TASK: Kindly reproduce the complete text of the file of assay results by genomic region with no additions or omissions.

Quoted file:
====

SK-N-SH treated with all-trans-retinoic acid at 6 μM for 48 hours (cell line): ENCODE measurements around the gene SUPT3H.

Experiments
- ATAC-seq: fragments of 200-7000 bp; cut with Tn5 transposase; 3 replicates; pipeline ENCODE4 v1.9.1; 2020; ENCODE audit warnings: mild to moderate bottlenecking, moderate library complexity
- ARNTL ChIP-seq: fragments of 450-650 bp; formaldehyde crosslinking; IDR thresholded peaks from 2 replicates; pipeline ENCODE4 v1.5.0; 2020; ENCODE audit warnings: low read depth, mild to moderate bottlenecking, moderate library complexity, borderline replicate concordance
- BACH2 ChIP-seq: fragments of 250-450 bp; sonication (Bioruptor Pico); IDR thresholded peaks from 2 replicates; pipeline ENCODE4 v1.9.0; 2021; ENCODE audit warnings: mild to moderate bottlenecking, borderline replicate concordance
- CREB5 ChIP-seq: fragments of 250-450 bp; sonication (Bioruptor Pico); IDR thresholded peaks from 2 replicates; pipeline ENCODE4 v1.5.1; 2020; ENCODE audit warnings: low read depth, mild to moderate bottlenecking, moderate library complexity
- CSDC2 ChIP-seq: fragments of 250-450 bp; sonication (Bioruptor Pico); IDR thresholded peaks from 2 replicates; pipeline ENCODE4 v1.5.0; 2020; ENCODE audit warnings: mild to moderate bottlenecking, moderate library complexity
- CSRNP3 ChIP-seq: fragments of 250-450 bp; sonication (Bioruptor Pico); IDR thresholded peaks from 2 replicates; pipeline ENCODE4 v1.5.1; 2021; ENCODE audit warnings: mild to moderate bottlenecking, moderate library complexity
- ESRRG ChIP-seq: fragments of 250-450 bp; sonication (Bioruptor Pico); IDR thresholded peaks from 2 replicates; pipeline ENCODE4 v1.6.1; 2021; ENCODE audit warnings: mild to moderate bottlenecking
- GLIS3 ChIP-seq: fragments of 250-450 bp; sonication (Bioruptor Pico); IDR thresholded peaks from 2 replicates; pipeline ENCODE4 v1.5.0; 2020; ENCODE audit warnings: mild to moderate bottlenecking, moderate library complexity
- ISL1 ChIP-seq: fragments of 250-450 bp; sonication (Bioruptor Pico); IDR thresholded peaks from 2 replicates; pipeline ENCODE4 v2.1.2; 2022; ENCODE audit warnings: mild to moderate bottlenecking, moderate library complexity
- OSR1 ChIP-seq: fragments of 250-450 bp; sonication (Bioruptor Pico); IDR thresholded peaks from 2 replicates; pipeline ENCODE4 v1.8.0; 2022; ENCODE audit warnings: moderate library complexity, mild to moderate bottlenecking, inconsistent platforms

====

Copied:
SK-N-SH treated with all-trans-retinoic acid at 6 μM for 48 hours (cell line): ENCODE measurements around the gene SUPT3H.

Experiments
- ATAC-seq: fragments of 200-7000 bp; cut with Tn5 transposase; 3 replicates; pipeline ENCODE4 v1.9.1; 2020; ENCODE audit warnings: mild to moderate bottlenecking, moderate library complexity
- ARNTL ChIP-seq: fragments of 450-650 bp; formaldehyde crosslinking; IDR thresholded peaks from 2 replicates; pipeline ENCODE4 v1.5.0; 2020; ENCODE audit warnings: low read depth, mild to moderate bottlenecking, moderate library complexity, borderline replicate concordance
- BACH2 ChIP-seq: fragments of 250-450 bp; sonication (Bioruptor Pico); IDR thresholded peaks from 2 replicates; pipeline ENCODE4 v1.9.0; 2021; ENCODE audit warnings: mild to moderate bottlenecking, borderline replicate concordance
- CREB5 ChIP-seq: fragments of 250-450 bp; sonication (Bioruptor Pico); IDR thresholded peaks from 2 replicates; pipeline ENCODE4 v1.5.1; 2020; ENCODE audit warnings: low read depth, mild to moderate bottlenecking, moderate library complexity
- CSDC2 ChIP-seq: fragments of 250-450 bp; sonication (Bioruptor Pico); IDR thresholded peaks from 2 replicates; pipeline ENCODE4 v1.5.0; 2020; ENCODE audit warnings: mild to moderate bottlenecking, moderate library complexity
- CSRNP3 ChIP-seq: fragments of 250-450 bp; sonication (Bioruptor Pico); IDR thresholded peaks from 2 replicates; pipeline ENCODE4 v1.5.1; 2021; ENCODE audit warnings: mild to moderate bottlenecking, moderate library complexity
- ESRRG ChIP-seq: fragments of 250-450 bp; sonication (Bioruptor Pico); IDR thresholded peaks from 2 replicates; pipeline ENCODE4 v1.6.1; 2021; ENCODE audit warnings: mild to moderate bottlenecking
- GLIS3 ChIP-seq: fragments of 250-450 bp; sonication (Bioruptor Pico); IDR thresholded peaks from 2 replicates; pipeline ENCODE4 v1.5.0; 2020; ENCODE audit warnings: mild to moderate bottlenecking, moderate library complexity
- ISL1 ChIP-seq: fragments of 250-450 bp; sonication (Bioruptor Pico); IDR thresholded peaks from 2 replicates; pipeline ENCODE4 v2.1.2; 2022; ENCODE audit warnings: mild to moderate bottlenecking, moderate library complexity
- OSR1 ChIP-seq: fragments of 250-450 bp; sonication (Bioruptor Pico); IDR thresholded peaks from 2 replicates; pipeline ENCODE4 v1.8.0; 2022; ENCODE audit warnings: moderate library complexity, mild to moderate bottlenecking, inconsistent platforms